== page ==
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Meet the man known as the Terroir Hunter of Chile

Viña Unduragga’s chief winemaker Rafael Urrejola is known for his uncanny ability to detect soil types and characteristics, using his intuition to find the best spots for planting. Here, he talks to db about his vinous sixth sense.

Rafael Urrejola joined Viña Undurraga, located in the heart of Chile’s Maipo Valley, in 2007. Initially tasked with developing a new range of wines based on terroir, the now emblematic brand known as TH was named after him, and so the man became the legend, with Urrejola himself referred to widely as the Terroir Hunter. But how does he feel about the moniker? We caught up with the man who was crowned 2017’s Chilean Winemaker of the Year by Tim Atkin MW about breaking into new territories and never taking no for an answer.

How did the TH range come about?

“We wanted to develop a project that was all about terroir. The idea was to create one range specifically for terroir wines, from different regions, all under the same label. Every year, we would change these up and find the best, most exciting locations. We started off with just four wines, and now we have around 20 in the collection.”

And so you became known as the Terroir Hunter…

“I hated the name at first. It felt like carrying around a bag of rocks on my shoulders. But then I was like ‘OK, so now I have to live up to it’. But when you have the trust, confidence and support of the company, it makes it easier. It might be my nickname on the bottle, but its contents is the result of a lot of teamwork. I consult with so many people – oenologists, viticulturalists, geologists (including one who worked on Sting’s Il Palagio estate in Tuscany). It’s a real collaboration.”

They say you can ‘sense’ when a particular location is the perfect spot to plant…

“It’s like some mystical thing, an intuition. You just get a feeling about some places. Take our TH Cabernet from Maipo, for instance. No one liked the wine, it wasn’t doing well, so I went out to our 30-year-old vineyard at the foot of the Andes. I spent some time there, looked around and afterwards I told the viticulturalist ‘It’s impossible to make a bad wine here, in such a special place.’ I just knew it had the potential. So, we changed a few things around and I think the wine went on to become the first Unduragga wine to be on the cover of Decanter.”

You’ve produced wines from some surprising locations. Are your suggestions always well received?

“Many times people have thought I was mad for trying to make wine in a certain place. I say ‘I haven’t made a blue or a yellow wine yet, so I’m not crazy’. When I get an idea, I really go for it. If it turns out to be a bad idea then fair enough. But you have to have perseverance when you really think that something will work. That, and lots of passion and focus.”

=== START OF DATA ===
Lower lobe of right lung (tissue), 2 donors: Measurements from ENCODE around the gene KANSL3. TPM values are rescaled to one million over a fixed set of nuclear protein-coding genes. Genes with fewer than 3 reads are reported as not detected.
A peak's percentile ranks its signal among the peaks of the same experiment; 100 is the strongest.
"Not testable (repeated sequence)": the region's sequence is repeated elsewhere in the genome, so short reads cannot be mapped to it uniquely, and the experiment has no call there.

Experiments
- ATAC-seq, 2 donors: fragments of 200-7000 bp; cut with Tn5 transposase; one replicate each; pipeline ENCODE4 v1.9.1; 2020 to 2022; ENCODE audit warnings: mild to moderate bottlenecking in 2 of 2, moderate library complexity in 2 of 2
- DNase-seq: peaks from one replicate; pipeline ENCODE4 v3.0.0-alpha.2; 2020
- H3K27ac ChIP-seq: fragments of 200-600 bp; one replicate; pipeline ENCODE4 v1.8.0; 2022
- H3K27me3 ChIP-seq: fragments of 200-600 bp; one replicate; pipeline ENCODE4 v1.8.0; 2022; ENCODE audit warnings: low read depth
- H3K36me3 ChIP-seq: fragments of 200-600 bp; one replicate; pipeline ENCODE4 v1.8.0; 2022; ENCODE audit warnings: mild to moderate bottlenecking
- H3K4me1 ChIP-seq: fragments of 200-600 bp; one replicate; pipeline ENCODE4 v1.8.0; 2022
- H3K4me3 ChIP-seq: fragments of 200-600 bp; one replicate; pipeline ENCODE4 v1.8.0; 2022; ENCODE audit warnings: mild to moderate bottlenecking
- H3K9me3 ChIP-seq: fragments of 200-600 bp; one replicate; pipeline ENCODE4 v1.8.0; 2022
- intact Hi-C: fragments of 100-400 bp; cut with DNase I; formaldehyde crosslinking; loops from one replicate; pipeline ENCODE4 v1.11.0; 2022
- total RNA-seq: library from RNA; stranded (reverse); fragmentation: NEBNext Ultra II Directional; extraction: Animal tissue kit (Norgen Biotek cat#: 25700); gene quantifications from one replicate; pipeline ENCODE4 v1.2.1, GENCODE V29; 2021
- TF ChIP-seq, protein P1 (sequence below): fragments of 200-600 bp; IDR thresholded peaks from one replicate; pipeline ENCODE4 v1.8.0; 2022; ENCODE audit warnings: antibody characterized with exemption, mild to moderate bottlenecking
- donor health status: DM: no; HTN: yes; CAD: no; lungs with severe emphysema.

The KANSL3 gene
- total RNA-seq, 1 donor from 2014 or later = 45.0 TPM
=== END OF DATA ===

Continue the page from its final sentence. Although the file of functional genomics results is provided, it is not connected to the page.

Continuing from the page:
It must have led to some satisfying “I told you so” moments….

“We had one wine, a Carignan, which no one wanted to put on their wine list. Everyone said there was no commercial demand for it. About a year later, we took an important client out for lunch. I asked if he wanted to try a red wine and he asked what it was. I said ‘don’t worry about it. You’re going to like it.’ And he loved it. I think he ordered several cases of it there and then. When the wine is good, there will always be a space for it somewhere. You just need to be patient to find the right moment.”

At Undurraga you have vineyards in Maipo, Colchagua, Leyda, Maule and more. Are you looking at planting anywhere new right now?

“We had an intensive 14-year exploring period, where we planted close to the ocean, high up in the Andes. We even planted Pinot Noir in Patagonia, which is possibly the most southernly Pinot Noir ever made. Now, we’re in a process of consolidating what we have and looking at the evolution of the vineyards, which is just as important.”

Have you made any big changes as a result of these evaluations?

“At Undurraga we’ve been focusing on making wines that last longer, as Chilean whites often die after two years or so. We’ve tweaked our process to let a little more oxygen into the wines, which means we lose some of the aroma, but the wines age better. It gives us more commercial flexibility as buyers don’t have to worry about being left with excess stock.”

Any new releases in the pipeline for 2021?

“We haven’t had the chance yet to make a massive wine in the UK, but this could soon change as we have a new listing with M&S coming towards the end of the year; a Sauvignon Blanc from the Leyda Valley that’s been a while in the making. We have around 180 hectares, mostly Sauvignon Blanc, in our Leyda vineyard. It’s 10km from the coast, with sea-facing slopes, so we get that nice influence from the Pacific Ocean. This wine has very good ageing potential – a shelf life of around three to five years – and a nice freshness. It’s quite mineral, and herbal. Not as exuberant as a New Zealand Sauvignon Blanc. It’s a bit more austere and elegant.”

What else are you excited about for Undurraga’s future?

“We have a Montepulciano in our TH Rarities collection, which tastes very different to the style you find in Italy. In Abruzzo, it’s herbal, lighter, tannic. In Cauquenes, where we make it, the warmer climate gives the wine a richer, more rustic flavour. In a few super-Tuscans, they are using small concentrates of Montepulciano in blends, which makes the wine more muscular. It will be interesting to see how our own Montepulciano develops and where we can take it. The Cauquenes area has been extremely significant for us. It’s paradise for a winemaker, with its ungrafted 70-year-old vines. For me, the future is about not being static. If I have 10 ideas, maybe seven or eight will get through. But I’ll make them count.”


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